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Medicine Matters Home Patient Care One Minute Guide to: Thrombophilia Testing

One Minute Guide to: Thrombophilia Testing

Q: Should I test my patient with a provoked deep vein thrombosis (DVT) for hereditary thrombophilia?

Context: The Centers for Disease Control and Prevention estimates that between 300,000 and 600,000 Americans are affected by venous thromboembolism (VTE) yearly. Of these, roughly 60,000 – 100,000 Americans die of VTE yearly, with 25% of deaths occurring within the first month of diagnosis. One third of patients with previous VTE will have a recurrence within 10 years. Approximately 5 – 8% of the United States population has at least one of the several known heritable genetic risk factors for thrombophilia.

The Data: A British group from Cambridge prospectively followed a cohort of 570 patients after their first episode of VTE for 2 years to evaluate for the rate recurrence and predictive risk factors1. Notably, the study excluded patients with malignancy, antiphospholipid antibody syndrome (APS), anticoagulant use at the time of first occurrence and cerebral vein thromboses. At two years of follow-up, researchers found an 11% cumulative incidence of recurrent VTE, with mean duration of anticoagulation after the primary episode of 24-27 weeks. None of the 98 patients with a provoked initial VTE (i.e., post-surgical and pregnancy-associated clot up to 2 months post-partum) had a recurrence of VTE during the observation period. Notably, 487 (85%) of patients were tested for one or more heritable thombophilic conditions (factor V Leiden mutation, factor II G20210A mutation and anti-thrombin III concentrations were tested most frequently, followed by proteins C and S levels). One hundred and thirty-seven (28%) were found to have an inherited thrombophilia; however, no significant difference in rate of VTE recurrence was found between patients with and without a thrombophilic condition (HR 1.5 [95% CI 0.82 – 2.77] p=0.187).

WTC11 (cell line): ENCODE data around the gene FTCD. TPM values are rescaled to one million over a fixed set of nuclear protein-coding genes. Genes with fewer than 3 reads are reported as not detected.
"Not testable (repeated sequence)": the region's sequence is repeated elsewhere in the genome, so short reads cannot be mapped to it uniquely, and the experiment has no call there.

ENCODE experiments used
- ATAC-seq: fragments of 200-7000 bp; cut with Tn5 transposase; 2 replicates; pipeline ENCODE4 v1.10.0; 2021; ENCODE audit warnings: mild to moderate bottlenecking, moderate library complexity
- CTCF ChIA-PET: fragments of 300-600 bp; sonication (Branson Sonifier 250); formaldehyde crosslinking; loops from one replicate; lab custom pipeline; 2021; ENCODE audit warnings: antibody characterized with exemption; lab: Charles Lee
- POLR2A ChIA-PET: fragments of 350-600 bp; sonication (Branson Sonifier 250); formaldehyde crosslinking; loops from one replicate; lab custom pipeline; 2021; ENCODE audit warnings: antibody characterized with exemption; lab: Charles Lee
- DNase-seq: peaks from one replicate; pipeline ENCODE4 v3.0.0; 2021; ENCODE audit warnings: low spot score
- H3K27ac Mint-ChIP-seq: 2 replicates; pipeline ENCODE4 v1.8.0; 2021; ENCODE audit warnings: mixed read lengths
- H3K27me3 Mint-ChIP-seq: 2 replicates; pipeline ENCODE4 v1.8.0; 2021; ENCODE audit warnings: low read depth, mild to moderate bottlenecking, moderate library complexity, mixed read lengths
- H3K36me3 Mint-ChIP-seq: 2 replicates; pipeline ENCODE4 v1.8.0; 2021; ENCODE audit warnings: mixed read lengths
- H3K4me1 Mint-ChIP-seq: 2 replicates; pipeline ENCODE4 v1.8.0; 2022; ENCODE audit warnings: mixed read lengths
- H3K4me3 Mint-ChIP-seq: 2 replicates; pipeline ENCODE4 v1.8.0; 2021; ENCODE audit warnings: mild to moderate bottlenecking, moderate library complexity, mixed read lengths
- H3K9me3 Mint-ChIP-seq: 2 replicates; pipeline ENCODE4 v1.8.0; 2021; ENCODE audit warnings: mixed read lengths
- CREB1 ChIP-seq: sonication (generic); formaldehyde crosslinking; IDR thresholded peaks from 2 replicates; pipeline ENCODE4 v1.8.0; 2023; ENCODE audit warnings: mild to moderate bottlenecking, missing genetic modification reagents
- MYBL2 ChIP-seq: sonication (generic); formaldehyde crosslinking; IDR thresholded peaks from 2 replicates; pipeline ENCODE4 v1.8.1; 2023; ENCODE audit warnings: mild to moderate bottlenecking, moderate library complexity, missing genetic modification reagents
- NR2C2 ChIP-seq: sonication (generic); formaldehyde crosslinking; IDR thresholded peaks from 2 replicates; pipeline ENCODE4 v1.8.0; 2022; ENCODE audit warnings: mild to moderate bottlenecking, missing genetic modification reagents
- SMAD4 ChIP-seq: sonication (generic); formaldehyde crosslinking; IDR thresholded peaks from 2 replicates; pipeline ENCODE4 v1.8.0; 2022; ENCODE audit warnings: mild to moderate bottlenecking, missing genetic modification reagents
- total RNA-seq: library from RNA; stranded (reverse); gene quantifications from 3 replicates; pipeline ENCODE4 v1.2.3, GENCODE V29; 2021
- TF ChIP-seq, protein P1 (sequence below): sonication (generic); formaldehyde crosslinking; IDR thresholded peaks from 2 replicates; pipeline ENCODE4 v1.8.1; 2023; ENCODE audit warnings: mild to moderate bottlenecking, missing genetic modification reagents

In a separate study, Italian researchers prospectively followed 1,626 patients after their first VTE episode for recurrence over a minimum 10-year period for recurrence of VTE2. This study reported a recurrence of VTE in 373 (23%) patients. Previous unprovoked VTE (unadjusted HR 2.3 [95% CI 1.82 – 2.90]) and thrombophilia (unadjusted HR 2.02 [95% CI 1.52 – 2.69]) were significantly associated with risk of recurrence. Of note, patients with APS were included in this analysis and grouped with patients with inherited forms of thrombophilia.

Conclusion: Both studies demonstrate a higher risk of recurrent VTE among patients who originally presented with an unprovoked thrombosis. Surgery and pregnancy were conditions associated with high incidence of primary VTE with significantly lower rates of recurrent VTE. The effect of an underlying thrombophilic condition varied in the two studies, though the exclusion or inclusion of APS—a very thrombophilic condition—may explain the increased risk of recurrence observed in the second study.

The Bottom Line: You should not routinely test patients with a first occurrence of provoked VTE for hereditary thrombophilia. For patients with an unprovoked VTE, testing for hereditary thrombophilia (not including APS testing) is of questionable utility. Whether you find a “cause” or not does not seem to affect the recurrence rate, which is elevated in all cases of unprovoked thromboembolic disease. Only perform additional testing if it will change management3. Do remember to perform appropriate cancer screening and consider other causes (like smoking and medications) that can provoke thromboembolic disease.

  1. Lancet. 2003 Aug 16;362(9383):523-6 PMID: 12932383
  2. Haematologica. 2007 Feb;92(2):199-205 PMID: 17296569
  3. NICE Clinical Guidelines, No. 144 PMID: NBK132796

Written by Alexander Billioux, MD DPhil for the Department of Medicine High Value Care Committee


Kelsey Bennett